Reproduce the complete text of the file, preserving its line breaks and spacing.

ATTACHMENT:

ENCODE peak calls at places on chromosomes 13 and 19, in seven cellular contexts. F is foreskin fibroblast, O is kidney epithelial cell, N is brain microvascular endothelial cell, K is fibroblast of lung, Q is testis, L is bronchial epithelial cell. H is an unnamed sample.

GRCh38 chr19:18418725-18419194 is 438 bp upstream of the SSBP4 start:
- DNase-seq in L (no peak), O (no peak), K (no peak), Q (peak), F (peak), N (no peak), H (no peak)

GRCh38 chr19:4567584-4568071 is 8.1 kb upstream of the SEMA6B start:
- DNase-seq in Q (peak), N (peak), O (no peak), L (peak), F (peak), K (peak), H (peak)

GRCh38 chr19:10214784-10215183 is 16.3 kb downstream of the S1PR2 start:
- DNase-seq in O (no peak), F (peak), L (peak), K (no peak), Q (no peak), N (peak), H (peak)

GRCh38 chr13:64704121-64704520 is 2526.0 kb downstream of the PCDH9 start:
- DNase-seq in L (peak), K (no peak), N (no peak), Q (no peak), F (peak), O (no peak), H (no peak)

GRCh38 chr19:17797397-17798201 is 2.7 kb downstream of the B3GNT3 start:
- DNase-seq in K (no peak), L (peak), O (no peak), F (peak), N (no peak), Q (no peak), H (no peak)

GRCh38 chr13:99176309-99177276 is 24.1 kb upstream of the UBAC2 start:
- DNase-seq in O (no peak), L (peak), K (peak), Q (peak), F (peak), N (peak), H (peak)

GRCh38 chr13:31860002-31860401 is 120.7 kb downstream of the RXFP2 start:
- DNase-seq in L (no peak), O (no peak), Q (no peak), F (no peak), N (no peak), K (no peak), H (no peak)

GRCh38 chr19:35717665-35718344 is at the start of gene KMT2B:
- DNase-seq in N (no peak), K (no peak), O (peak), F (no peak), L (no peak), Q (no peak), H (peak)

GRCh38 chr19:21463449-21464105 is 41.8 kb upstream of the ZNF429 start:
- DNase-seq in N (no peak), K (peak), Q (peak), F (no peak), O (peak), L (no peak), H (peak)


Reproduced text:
ENCODE peak calls at places on chromosomes 13 and 19, in seven cellular contexts. F is foreskin fibroblast, O is kidney epithelial cell, N is brain microvascular endothelial cell, K is fibroblast of lung, Q is testis, L is bronchial epithelial cell. H is an unnamed sample.

GRCh38 chr19:18418725-18419194 is 438 bp upstream of the SSBP4 start:
- DNase-seq in L (no peak), O (no peak), K (no peak), Q (peak), F (peak), N (no peak), H (no peak)

GRCh38 chr19:4567584-4568071 is 8.1 kb upstream of the SEMA6B start:
- DNase-seq in Q (peak), N (peak), O (no peak), L (peak), F (peak), K (peak), H (peak)

GRCh38 chr19:10214784-10215183 is 16.3 kb downstream of the S1PR2 start:
- DNase-seq in O (no peak), F (peak), L (peak), K (no peak), Q (no peak), N (peak), H (peak)

GRCh38 chr13:64704121-64704520 is 2526.0 kb downstream of the PCDH9 start:
- DNase-seq in L (peak), K (no peak), N (no peak), Q (no peak), F (peak), O (no peak), H (no peak)

GRCh38 chr19:17797397-17798201 is 2.7 kb downstream of the B3GNT3 start:
- DNase-seq in K (no peak), L (peak), O (no peak), F (peak), N (no peak), Q (no peak), H (no peak)

GRCh38 chr13:99176309-99177276 is 24.1 kb upstream of the UBAC2 start:
- DNase-seq in O (no peak), L (peak), K (peak), Q (peak), F (peak), N (peak), H (peak)

GRCh38 chr13:31860002-31860401 is 120.7 kb downstream of the RXFP2 start:
- DNase-seq in L (no peak), O (no peak), Q (no peak), F (no peak), N (no peak), K (no peak), H (no peak)

GRCh38 chr19:35717665-35718344 is at the start of gene KMT2B:
- DNase-seq in N (no peak), K (no peak), O (peak), F (no peak), L (no peak), Q (no peak), H (peak)

GRCh38 chr19:21463449-21464105 is 41.8 kb upstream of the ZNF429 start:
- DNase-seq in N (no peak), K (peak), Q (peak), F (no peak), O (peak), L (no peak), H (peak)